Energy & Environment

Toyota, General Motors side with Trump administration in emissions lawsuit

Kia, General Motors, and other top foreign and American car companies are backing the Trump administration in an ongoing lawsuit with California over fuel economy standards — a new move that splits the auto industry.

The Coalition for Sustainable Automotive Regulation, a group backed by General Motors, Toyota North America and several leading foreign car manufacturers, filed the motion to intervene on behalf of the Trump administration Monday, arguing that doing so supports a call for one national emissions standard.

{mosads}“Since 2010, America has had a unified fuel economy in greenhouse gas emission and programs on improved fuel efficiency. Recent federal and California rulemakings have threatened to end this balanced approach, creating uncertainty for consumers. Facing this problem, we had an obligation to intervene,” John Bozzella, president and CEO of Global Automakers and a spokesperson for the coalition, said on a call with reporters.

The filing supports the Trump administration in a lawsuit brought by California and 22 other states in September that challenges the federal government’s authority to revoke a pollution waiver that allowed the state to set more stringent tailpipe emissions standards than those established federally. California argues it has the right under the Clean Air Act.

The car manufacturers’ filing runs in direct contrast to four other leading automakers — Honda, Volkswagen, Ford and BMW of North America — that in July entered into a direct agreement with the state of California to manufacture cars with higher fuel efficiency.

The announcement followed halted talks with the Trump administration over a potential united rule. The Trump administration has since threatened to withhold highway funding over the move. In September, the Environmental Protection Agency announced it was revoking California’s waiver entirely.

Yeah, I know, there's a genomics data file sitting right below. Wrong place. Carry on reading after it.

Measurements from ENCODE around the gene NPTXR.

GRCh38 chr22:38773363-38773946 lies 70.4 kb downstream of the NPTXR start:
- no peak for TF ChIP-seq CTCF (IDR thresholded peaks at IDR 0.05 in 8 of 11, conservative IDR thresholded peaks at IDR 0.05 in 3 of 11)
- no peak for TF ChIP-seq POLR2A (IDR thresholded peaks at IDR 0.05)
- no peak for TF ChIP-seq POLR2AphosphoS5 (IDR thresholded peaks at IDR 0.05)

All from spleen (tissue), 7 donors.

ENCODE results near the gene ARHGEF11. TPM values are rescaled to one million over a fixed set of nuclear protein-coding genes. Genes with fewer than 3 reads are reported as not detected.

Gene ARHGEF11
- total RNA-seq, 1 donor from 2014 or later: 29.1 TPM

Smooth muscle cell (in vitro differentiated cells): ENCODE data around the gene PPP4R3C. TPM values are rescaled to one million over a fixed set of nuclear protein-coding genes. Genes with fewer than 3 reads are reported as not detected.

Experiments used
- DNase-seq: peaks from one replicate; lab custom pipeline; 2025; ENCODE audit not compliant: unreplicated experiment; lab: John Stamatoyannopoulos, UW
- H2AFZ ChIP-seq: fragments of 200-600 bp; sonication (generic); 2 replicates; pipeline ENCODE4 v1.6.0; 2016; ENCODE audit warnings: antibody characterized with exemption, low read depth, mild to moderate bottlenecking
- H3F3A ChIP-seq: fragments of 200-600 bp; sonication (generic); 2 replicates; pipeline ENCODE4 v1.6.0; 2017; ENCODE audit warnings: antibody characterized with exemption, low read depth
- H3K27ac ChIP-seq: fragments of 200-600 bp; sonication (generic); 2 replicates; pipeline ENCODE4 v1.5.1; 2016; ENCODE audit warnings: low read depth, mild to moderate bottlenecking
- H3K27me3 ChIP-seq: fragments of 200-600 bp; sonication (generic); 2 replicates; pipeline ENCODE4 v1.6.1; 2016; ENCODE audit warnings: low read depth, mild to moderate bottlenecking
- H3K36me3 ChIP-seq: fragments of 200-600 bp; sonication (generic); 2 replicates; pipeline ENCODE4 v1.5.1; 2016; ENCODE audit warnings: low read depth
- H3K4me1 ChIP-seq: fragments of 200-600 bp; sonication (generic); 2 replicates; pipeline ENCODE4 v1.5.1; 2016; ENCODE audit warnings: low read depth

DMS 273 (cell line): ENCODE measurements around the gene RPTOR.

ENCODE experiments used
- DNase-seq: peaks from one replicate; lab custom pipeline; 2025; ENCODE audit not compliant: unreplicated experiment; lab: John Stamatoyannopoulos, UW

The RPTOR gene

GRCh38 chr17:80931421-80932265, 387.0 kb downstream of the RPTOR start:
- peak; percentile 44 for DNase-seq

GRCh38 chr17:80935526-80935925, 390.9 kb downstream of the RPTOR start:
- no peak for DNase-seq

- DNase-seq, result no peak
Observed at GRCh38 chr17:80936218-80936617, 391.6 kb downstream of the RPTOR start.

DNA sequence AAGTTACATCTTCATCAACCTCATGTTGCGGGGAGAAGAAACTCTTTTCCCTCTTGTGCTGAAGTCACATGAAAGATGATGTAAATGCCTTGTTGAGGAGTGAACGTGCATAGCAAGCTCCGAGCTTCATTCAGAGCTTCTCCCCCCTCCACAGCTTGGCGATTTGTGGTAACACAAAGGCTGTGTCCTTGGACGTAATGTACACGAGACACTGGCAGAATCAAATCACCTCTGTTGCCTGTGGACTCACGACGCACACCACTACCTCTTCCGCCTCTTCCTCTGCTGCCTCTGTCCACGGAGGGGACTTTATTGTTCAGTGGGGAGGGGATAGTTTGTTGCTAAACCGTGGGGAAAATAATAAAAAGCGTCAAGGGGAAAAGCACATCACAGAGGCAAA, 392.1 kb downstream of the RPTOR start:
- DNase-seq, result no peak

The automotive coalition argued that while it supported California and the other states in their desire for emissions standards to increase “year over year,” it also supported the Trump administration in its desire to keep one national emissions standard, which it argued California was moving to end.

“Historically, the industry has taken the position that federal government is the sole purview of fuel economy,” said Bozzella of Global Automakers, which lobbies for companies including Nissan, Hyundai and Kia.

“In 2010 we agreed, all the parties, federal agencies, the state of California, we agreed on one national program. California stepped away from that national program. There were no negotiations between California and the federal government that resolved that split,” Bozzella said, placing the onus on the state.

California Attorney General Xavier Becerra said the autogroup’s filing did not affect the purpose of the state’s lawsuit.

“This doesn’t change our resolve to protect the health of our families and our gains tackling dirty air. The courts have upheld our authority to set strong clean car standards before. We move forward,” he said in a statement.

Bozzella said the industry’s decision to back the Trump administration was aimed to keep automakers at the “table” and is not an indicator of support on Trump’s yet-to-be-announced final emissions standard.

“The governments have moved this into the courthouse, and we’re obligated on behalf of our customers and our employees and our shareholders to follow that discussion into the courthouse,” he said.

“We haven’t reached the question of what side we’re taking with the stringency of the standards. This is making sure we have a seat at the table with the new venue of this litigation,” he added.

This story was updated

Tags California EPA Fuel efficiency tailpipe emissions Xavier Becerra

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